NEW YORK – Nearly a third of teenagers who regularly go online say they have been harassed on the Internet, with girls and participants of social-networking sites more likely to be targets, a study finds.
However, two-thirds of teens say bullying and harassment occur more often offline.
According to the Pew Internet and American Life Project, the most common forms of cyberbullying are publicly disclosing someone else's private e-mail or messages, sending threatening or aggressive messages and spreading rumors online.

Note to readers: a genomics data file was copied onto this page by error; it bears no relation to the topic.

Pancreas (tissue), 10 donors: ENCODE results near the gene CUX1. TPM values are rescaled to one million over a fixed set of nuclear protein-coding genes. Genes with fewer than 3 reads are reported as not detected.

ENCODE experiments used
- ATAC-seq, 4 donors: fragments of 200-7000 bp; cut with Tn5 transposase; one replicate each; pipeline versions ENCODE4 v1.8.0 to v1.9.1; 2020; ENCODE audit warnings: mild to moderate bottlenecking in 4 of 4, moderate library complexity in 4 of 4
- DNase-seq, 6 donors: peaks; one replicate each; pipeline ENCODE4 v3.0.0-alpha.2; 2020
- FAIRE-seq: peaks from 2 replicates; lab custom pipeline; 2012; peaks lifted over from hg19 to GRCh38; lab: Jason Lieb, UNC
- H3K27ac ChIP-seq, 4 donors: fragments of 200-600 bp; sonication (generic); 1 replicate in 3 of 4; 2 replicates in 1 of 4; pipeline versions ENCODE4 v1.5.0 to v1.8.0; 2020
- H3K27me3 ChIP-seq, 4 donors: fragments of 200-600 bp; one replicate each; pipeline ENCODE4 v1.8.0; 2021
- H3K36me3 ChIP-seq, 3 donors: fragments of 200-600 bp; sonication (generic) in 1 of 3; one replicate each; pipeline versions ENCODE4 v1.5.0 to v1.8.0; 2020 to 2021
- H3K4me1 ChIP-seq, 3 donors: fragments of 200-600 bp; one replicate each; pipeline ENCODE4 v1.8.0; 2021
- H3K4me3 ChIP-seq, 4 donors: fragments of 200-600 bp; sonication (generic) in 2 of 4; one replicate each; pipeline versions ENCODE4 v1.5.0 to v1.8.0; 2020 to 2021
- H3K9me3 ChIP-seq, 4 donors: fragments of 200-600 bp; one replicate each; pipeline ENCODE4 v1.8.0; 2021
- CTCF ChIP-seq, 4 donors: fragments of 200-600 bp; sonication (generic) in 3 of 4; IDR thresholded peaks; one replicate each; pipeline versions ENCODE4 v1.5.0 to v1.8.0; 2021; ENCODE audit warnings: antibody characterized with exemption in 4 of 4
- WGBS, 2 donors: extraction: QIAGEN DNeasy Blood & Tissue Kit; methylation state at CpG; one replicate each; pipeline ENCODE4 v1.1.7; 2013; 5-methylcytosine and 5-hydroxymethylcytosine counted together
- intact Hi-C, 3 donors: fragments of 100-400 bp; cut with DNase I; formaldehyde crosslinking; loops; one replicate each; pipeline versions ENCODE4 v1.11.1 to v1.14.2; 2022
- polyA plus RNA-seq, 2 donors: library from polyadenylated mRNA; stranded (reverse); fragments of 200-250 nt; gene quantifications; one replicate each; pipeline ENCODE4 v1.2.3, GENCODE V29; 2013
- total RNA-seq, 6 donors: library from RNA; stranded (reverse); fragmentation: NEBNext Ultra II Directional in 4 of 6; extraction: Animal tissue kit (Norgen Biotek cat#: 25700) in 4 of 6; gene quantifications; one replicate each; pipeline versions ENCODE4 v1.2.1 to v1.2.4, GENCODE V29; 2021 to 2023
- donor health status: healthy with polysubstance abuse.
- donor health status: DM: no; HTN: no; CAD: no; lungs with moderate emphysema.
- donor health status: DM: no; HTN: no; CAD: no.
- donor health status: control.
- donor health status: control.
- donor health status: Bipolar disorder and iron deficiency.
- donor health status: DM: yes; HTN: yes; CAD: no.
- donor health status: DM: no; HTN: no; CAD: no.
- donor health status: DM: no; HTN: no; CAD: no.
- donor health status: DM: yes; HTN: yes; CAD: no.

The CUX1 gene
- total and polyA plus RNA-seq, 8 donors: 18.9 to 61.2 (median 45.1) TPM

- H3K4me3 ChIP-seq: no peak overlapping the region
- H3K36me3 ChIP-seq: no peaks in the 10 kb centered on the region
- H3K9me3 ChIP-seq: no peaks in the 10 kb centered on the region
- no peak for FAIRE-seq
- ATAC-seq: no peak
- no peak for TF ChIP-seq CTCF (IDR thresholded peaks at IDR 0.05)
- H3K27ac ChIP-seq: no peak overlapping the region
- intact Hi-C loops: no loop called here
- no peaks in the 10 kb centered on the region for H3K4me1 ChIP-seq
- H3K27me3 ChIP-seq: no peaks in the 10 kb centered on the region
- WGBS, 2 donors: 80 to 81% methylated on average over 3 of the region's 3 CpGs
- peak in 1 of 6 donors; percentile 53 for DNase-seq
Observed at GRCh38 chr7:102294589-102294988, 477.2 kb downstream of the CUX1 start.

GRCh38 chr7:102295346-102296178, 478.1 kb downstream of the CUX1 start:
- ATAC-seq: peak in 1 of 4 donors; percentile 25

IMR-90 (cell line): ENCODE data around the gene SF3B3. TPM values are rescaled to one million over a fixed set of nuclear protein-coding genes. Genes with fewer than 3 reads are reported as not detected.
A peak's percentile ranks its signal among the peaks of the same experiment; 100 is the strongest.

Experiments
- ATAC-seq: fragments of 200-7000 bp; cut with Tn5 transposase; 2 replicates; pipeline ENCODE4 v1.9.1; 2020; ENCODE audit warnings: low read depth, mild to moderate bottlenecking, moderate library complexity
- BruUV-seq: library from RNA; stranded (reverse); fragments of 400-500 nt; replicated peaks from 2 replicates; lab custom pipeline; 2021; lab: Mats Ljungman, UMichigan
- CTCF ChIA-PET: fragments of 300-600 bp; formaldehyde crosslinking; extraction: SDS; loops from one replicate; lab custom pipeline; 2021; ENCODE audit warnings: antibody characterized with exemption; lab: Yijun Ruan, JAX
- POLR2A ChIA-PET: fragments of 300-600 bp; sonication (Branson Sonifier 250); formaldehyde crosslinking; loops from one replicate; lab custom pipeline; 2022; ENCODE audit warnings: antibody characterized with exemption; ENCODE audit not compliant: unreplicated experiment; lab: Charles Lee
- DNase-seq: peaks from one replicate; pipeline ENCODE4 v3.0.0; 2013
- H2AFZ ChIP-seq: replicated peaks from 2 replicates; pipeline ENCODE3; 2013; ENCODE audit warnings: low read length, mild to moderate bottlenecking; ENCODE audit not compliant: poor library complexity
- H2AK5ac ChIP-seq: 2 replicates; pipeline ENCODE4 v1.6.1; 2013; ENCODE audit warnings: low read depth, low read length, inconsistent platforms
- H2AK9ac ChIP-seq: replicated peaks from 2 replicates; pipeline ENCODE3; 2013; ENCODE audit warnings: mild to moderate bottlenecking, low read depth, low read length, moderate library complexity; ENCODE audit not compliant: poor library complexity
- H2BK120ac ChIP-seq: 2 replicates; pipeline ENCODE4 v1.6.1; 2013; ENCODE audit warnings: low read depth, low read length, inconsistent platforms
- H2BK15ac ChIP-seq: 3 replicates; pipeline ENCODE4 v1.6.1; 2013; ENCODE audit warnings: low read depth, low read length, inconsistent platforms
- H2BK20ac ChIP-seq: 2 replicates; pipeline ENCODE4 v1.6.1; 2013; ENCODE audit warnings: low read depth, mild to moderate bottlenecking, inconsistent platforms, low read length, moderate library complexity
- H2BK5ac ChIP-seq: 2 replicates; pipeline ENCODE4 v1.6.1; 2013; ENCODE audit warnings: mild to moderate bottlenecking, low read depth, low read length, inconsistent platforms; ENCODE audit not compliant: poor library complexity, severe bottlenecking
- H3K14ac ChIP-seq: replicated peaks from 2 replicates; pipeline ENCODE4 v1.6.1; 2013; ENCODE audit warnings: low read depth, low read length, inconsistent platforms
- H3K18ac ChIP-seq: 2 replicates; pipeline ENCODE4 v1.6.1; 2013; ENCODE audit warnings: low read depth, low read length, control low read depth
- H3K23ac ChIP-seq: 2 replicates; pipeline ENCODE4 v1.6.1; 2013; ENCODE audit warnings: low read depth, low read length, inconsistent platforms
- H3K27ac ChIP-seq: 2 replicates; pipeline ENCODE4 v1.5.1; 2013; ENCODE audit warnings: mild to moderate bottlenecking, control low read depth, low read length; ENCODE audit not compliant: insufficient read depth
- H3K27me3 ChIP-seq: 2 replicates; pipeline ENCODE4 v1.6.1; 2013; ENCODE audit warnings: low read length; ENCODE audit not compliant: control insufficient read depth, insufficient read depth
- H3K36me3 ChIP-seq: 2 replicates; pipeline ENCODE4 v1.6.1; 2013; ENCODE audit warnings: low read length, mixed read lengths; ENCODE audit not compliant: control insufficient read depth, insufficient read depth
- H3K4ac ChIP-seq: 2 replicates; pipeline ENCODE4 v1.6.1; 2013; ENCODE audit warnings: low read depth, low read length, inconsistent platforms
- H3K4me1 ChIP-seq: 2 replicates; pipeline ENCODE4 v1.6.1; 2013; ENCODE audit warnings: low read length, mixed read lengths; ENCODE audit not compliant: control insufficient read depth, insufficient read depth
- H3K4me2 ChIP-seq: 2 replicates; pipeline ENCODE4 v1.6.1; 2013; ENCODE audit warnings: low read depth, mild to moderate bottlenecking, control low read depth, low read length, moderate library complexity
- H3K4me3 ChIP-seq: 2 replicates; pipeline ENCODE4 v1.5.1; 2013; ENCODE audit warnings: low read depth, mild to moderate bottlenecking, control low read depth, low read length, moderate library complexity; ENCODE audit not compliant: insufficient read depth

Pew also counts as cyberbullying the posting of an embarrassing picture of someone else without permission.
Thirty-two percent of online teens said they have experienced at least one of those acts.
The telephone study of 886 U.S. Internet users age 12 to 17 was conducted Oct. 23 to Nov. 19. It has a margin of sampling error of plus or minus 4 percentage points.
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